Just a few days later, on the morning of Aug. 3, two United pilots were taken into custody in Glasgow, Scotland after being suspected of intoxication. Their flight to Newark was canceled. One was released without being charged and the other, 61-year-old Glendon Gulliver, was formally charged with being over the alcohol limit as he was preparing to fly, according to The Associated Press.

In both cases, the pilots have been removed from flying pending the outcome of the investigations, the carriers said.

"Delta's alcohol policy is among the strictest in the industry and we have no tolerance for violation," the airline said in a statement. "Delta is cooperating with local authorities in their investigation."

Some countries have more stringent rules than the U.S., and pilots would be subject to them under local jurisdiction as well as FAA regulations; Scotland, for example, has a lower threshold for alcohol concentration than the United States. And airlines' policies might be even more strict than the FAA. A United spokesman said this week that the carrier is changing its rules to require pilots to avoid drinking for 12 hours before a flight, rather than eight, in the coming days.

Over the past couple of years, three global high-profile cases of flying while intoxicated, or preparing to fly, resulted in prison sentences of eight months, 10 months and a year.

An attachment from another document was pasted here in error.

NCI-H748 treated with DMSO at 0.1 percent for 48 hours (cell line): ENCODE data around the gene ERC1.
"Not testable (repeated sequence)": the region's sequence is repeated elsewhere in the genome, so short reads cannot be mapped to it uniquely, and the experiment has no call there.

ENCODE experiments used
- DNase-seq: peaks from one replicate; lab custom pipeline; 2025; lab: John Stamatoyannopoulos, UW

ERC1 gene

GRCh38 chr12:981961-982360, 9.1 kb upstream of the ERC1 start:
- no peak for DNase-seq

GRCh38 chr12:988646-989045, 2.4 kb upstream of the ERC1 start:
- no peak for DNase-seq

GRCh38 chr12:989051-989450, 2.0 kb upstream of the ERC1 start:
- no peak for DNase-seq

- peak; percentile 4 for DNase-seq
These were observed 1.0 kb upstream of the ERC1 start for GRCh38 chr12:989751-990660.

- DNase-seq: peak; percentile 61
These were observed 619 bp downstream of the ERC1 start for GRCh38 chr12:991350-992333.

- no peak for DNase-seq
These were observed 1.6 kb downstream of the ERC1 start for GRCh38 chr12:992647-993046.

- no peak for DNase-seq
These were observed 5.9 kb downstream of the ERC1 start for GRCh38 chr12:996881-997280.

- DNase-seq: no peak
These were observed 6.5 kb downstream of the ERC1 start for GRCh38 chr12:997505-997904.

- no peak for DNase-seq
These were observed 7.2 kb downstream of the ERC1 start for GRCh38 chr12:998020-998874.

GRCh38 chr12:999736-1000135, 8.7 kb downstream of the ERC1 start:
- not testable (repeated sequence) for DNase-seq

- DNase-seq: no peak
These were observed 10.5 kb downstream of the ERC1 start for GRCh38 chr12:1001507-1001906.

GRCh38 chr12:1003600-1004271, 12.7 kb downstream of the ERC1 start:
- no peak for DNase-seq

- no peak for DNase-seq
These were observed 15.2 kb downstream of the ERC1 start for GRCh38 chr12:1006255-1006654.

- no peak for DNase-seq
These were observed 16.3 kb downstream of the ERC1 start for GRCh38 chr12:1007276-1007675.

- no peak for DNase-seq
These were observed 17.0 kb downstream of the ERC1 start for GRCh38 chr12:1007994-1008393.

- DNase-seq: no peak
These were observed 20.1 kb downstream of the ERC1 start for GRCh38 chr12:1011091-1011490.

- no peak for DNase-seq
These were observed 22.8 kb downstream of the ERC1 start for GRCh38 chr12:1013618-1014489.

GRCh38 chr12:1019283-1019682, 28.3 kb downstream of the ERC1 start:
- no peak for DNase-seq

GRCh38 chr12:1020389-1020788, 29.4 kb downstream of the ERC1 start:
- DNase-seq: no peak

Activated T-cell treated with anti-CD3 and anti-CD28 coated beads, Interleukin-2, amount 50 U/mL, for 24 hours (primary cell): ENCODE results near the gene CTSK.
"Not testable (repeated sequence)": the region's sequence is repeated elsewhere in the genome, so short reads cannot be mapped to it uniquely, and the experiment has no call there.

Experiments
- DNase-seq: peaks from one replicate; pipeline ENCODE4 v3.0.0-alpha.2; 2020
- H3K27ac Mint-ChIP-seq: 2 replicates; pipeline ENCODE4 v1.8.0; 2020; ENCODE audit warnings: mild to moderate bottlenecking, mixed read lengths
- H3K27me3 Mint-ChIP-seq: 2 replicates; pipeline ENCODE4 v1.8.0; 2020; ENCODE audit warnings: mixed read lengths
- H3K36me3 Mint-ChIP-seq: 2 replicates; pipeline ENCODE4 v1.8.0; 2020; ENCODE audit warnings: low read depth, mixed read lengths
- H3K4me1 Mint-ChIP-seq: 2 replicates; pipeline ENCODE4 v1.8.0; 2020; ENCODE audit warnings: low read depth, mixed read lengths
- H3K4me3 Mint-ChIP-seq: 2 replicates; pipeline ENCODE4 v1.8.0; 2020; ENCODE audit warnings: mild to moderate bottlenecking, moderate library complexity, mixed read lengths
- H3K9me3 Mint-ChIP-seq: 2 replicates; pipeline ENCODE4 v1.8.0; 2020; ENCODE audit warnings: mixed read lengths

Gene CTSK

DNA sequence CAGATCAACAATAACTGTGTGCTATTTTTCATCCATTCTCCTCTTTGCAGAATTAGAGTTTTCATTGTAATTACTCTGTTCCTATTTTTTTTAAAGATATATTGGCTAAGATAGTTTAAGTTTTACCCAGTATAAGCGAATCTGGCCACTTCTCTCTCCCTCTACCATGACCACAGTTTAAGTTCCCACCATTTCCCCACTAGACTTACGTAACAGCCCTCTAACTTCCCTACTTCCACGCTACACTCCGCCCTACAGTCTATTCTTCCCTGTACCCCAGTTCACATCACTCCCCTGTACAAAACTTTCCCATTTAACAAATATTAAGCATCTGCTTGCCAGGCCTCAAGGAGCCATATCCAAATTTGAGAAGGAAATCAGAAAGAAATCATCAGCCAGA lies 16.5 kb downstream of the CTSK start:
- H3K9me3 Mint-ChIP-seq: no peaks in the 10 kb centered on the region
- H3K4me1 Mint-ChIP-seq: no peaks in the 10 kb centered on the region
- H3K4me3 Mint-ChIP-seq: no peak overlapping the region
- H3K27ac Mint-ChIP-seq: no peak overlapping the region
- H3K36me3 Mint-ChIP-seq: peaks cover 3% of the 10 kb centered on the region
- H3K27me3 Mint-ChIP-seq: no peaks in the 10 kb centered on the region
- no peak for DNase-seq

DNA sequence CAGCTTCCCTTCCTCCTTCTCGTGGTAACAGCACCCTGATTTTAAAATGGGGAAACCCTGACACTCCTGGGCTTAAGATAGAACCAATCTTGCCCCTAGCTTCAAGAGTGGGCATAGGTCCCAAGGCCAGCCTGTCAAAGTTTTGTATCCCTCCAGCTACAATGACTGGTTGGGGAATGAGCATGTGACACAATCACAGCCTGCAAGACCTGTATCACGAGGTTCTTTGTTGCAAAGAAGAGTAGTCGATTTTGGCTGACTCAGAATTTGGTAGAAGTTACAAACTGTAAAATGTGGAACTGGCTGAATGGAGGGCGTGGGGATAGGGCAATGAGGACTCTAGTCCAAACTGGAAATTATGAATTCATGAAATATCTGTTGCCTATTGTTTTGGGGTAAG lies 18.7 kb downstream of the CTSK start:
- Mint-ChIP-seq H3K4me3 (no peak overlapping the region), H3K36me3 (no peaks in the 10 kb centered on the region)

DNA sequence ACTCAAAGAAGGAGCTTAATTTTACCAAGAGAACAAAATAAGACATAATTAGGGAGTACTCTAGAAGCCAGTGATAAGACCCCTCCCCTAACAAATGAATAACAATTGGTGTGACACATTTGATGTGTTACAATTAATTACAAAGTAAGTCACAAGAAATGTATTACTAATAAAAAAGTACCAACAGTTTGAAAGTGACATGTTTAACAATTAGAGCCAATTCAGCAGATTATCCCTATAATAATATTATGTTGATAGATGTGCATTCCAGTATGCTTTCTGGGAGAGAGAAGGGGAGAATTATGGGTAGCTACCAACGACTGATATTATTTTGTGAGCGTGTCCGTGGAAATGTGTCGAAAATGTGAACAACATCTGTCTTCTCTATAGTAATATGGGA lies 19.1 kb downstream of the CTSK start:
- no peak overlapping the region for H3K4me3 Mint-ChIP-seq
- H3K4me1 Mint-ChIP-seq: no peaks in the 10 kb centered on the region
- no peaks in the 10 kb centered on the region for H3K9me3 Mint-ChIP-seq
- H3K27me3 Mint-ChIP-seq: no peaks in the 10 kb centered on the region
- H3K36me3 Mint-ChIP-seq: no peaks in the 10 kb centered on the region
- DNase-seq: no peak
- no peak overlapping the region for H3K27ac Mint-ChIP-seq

Even a conviction for driving under the influence or revocation of a drivers license because of the offense must be reported to the FAA, which could lead to a pilot losing the privilege to fly.

"License suspensions and convictions can really be a career-ender for a pilot and cause the revocation of their pilot's license," Murphy said.

There is a path to returning to the air, though. An FAA-run occupational substance abuse treatment program, which is supported by airlines and unions, coordinates evaluation, diagnosis and treatment of pilots who struggle with substance abuse. Through the Human Intervention Motivation Study program, pilots can work toward getting their medical certification reinstated and returning to work, the official HIMS site says.

Smith, of the Air Law Firm, says there's a big difference between someone who enters the program voluntarily because they are fighting addiction and someone who is caught working while intoxicated.

"Whether they would be reemployed certainly with the same employer, whether or not they would be successful in regaining their pilot's license again would be a matter for the regulator," he says. "But I would suspect that ... self-referring would be a strong mitigating factor that the authorities would consider."

Despite the out-sized attention that such cases get, the Flight Safety Foundation, an organization dedicated to aviation safety, doesn't consider the issue of drunk pilots a "significant safety concern."

"There are good counter-measures already in place that are pretty effective," says Mark Millam, vice president of technical programs. "And the chances of somebody actually getting on the airplane are pretty darn slim."



(Except for the headline, this story has not been edited by NDTV staff and is published from a syndicated feed.)